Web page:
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Article

Epidemiological Algorithm for Early Detection of COVID-19 Cases in a Mexican Oncologic Center

1
Centro Universitario Contra el Cáncer, Universidad Autónoma de Nuevo León, Hospital Universitario “Dr. José Eleuterio González”, Av. Francisco I. Madero S/N, Mitras Centro, Monterrey 64460, Mexico
2
Facultad de Medicina, Universidad Autónoma de Nuevo León, Av. Francisco I. Madero S/N, Mitras Centro Monterrey, Monterrey 64460, Mexico
3
Department of Molecular Science, The University of Texas Rio Grande Valley School of Medicine, McAllen, TX 78504, USA
4
Department of Pediatrics, Division of Cardiology, Johns Hopkins University School of Medicine, Baltimore, MD 21205, USA
*
Author to whom correspondence should be addressed.
Academic Editor: Chung-Yi Li
Healthcare 2022, 10(3), 462; https://doi.org/10.3390/healthcare10030462
Received: 14 January 2022 / Revised: 23 February 2022 / Accepted: 25 February 2022 / Published: 1 March 2022
(This article belongs to the Topic Burden of COVID-19 in Different Countries)

Abstract

An early detection tool for latent COVID-19 infections in oncology staff and patients is essential to prevent outbreaks in a cancer center. (1) Background: In this study, we developed and implemented two early detection tools for the radiotherapy area to identify COVID-19 cases opportunely. (2) Methods: Staff and patients answered a questionnaire (electronic and paper surveys, respectively) with clinical and epidemiological information. The data were collected through two online survey tools: Real-Time Tracking (R-Track) and Summary of Factors (S-Facts). Cut-off values were established according to the algorithm models. SARS-CoV-2 qRT-PCR tests confirmed the positive algorithms individuals. (3) Results: Oncology staff members (n = 142) were tested, and 14% (n = 20) were positives for the R-Track algorithm; 75% (n = 15) were qRT-PCR positive. The S-Facts Algorithm identified 7.75% (n = 11) positive oncology staff members, and 81.82% (n = 9) were qRT-PCR positive. Oncology patients (n = 369) were evaluated, and 1.36% (n = 5) were positive for the Algorithm used. The five patients (100%) were confirmed by qRT-PCR. (4) Conclusions: The proposed early detection tools have proved to be a low-cost and efficient tool in a country where qRT-PCR tests and vaccines are insufficient for the population.
Keywords: COVID-19; SARS-CoV-2; prevention; electronic early detection tools COVID-19; SARS-CoV-2; prevention; electronic early detection tools

1. Introduction

The outbreak of the coronavirus disease 2019 (COVID-19) was declared a pandemic on 11 March 2020 by the World Health Organization (WHO) [1]. The new coronavirus (SARS-CoV-2) can infect people of all ages. However, older people and individuals with pre-existing medical conditions (such as cancer, asthma, diabetes, obesity, hypertension, and heart disease) appear more vulnerable to becoming seriously ill. COVID-19 has a mortality rate >8% in people older than 70 years [2,3].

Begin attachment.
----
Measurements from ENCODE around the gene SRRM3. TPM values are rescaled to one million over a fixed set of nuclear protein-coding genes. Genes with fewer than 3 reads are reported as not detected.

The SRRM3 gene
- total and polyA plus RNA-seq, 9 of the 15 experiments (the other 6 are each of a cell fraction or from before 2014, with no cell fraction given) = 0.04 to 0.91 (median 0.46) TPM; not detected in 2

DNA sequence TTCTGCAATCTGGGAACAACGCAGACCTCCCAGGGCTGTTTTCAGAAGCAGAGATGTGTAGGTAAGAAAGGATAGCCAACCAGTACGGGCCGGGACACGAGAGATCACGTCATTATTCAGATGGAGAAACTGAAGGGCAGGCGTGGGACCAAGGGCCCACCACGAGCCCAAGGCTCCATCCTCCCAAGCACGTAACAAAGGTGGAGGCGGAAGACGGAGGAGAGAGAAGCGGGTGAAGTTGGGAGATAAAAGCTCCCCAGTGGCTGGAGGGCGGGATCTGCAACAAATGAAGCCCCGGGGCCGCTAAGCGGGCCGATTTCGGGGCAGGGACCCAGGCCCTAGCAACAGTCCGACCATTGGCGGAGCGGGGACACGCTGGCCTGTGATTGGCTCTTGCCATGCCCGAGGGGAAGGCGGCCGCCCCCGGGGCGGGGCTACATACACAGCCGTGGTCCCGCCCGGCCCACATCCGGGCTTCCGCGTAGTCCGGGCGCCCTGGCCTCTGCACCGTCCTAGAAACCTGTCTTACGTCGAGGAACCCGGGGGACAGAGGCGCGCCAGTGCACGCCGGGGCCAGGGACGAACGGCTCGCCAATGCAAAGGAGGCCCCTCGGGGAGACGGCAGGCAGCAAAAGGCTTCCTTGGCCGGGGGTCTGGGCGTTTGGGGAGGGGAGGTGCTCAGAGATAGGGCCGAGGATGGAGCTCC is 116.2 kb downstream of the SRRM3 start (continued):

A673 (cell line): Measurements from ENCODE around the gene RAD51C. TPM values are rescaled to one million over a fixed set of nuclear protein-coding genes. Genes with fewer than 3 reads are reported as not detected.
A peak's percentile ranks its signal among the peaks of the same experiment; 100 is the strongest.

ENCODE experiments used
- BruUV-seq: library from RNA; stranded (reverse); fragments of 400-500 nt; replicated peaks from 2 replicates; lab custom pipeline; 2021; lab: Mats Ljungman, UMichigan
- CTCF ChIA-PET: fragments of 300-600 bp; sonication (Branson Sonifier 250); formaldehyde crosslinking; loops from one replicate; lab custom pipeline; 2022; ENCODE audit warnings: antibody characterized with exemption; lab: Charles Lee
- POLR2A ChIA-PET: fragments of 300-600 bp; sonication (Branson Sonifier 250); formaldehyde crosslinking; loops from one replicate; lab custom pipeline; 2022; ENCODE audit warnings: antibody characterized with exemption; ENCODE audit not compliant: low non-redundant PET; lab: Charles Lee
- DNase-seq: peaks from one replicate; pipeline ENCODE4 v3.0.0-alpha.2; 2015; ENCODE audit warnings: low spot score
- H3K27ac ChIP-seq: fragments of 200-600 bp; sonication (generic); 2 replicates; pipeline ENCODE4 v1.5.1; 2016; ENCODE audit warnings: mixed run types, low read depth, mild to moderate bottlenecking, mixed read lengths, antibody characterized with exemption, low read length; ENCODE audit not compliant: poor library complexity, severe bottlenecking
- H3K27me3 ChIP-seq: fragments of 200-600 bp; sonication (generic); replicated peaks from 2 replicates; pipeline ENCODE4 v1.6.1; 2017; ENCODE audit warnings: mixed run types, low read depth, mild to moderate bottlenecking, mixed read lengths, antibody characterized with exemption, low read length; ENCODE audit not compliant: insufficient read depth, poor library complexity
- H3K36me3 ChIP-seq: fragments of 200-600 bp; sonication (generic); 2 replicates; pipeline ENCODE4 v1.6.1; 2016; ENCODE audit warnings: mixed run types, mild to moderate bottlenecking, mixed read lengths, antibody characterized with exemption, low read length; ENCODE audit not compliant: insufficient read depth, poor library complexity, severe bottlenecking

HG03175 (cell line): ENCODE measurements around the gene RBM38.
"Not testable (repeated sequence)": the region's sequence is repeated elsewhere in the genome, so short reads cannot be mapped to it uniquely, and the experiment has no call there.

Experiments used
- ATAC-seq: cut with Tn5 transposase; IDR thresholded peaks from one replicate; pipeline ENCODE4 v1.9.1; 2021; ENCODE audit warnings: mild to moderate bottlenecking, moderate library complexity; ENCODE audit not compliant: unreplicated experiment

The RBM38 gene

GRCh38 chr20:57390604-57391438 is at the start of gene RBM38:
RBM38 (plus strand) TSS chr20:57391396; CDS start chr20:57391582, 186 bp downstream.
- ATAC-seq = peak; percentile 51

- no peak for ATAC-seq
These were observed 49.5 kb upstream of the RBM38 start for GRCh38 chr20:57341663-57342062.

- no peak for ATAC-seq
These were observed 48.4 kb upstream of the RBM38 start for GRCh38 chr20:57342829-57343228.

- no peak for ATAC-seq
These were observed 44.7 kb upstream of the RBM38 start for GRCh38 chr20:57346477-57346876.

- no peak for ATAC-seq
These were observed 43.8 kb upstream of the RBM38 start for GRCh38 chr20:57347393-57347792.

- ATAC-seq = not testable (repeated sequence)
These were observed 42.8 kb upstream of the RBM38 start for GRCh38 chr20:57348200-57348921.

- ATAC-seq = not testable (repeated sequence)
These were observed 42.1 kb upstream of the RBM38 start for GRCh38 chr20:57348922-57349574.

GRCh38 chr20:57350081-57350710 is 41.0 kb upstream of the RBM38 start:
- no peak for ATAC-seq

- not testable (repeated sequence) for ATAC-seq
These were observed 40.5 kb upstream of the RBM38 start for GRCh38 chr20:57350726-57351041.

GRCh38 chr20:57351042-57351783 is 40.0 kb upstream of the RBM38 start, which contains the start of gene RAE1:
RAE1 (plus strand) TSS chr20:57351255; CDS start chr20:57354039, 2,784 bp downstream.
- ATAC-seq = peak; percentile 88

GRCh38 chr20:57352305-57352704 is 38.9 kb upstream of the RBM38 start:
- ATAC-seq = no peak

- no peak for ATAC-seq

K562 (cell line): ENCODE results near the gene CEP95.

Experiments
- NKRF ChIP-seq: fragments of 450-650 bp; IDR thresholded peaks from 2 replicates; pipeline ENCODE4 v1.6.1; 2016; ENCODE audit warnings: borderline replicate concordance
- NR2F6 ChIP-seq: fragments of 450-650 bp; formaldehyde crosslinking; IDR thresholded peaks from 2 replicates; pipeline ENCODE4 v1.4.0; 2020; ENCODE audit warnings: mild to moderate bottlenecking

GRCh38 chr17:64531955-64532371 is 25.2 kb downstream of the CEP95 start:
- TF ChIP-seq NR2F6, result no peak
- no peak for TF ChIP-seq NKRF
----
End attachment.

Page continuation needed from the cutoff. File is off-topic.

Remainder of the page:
Oncologic patients are at higher risk of severe COVID-19 infection and worse prognosis than non-cancer patients [2]. Some systematic reviews concluded an increased risk of severe COVID-19 in oncologic patients due to associated co-morbidities linked to cancer [4].
The clinical diagnosis of COVID-19 is based mainly on epidemiological history and clinical manifestations. However, the clinical symptoms and signs of patients infected with SARS-CoV-2 are highly variable. Therefore, additional tests for detecting the virus are needed, such as qRT-PCR [5]. Many people have flu-like symptoms onset; However, widespread population testing is not available in developing countries. Thus, it is essential to develop an early detection tool to evaluate symptoms with the most predictive value to identify COVID-19 without molecular testing. The early detection tool implementation is an effort to guide public health recommendations for self-detection, self-isolation, early detection, and preventing the further spread of the disease.
Digital health and information technologies have emerged to support public health policies and offer opportunities to reshape current health care systems, especially in developed countries [6,7]. They are used for early detection, prevention, and advice for skeletal injuries, chronic orthopedic conditions, smoking, cancer, diabetes, and infectious diseases [8,9,10,11]. Furthermore, digital health and information technologies are helpful for the widespread distribution of information, real-time COVID-19 transmission tracking, virtual venue creation, and telemedicine visits for patients [12,13,14,15,16,17,18]. Digital health and information technologies are helpful in infectious diseases such as HIV, bacterial resistance, and hospital sepsis.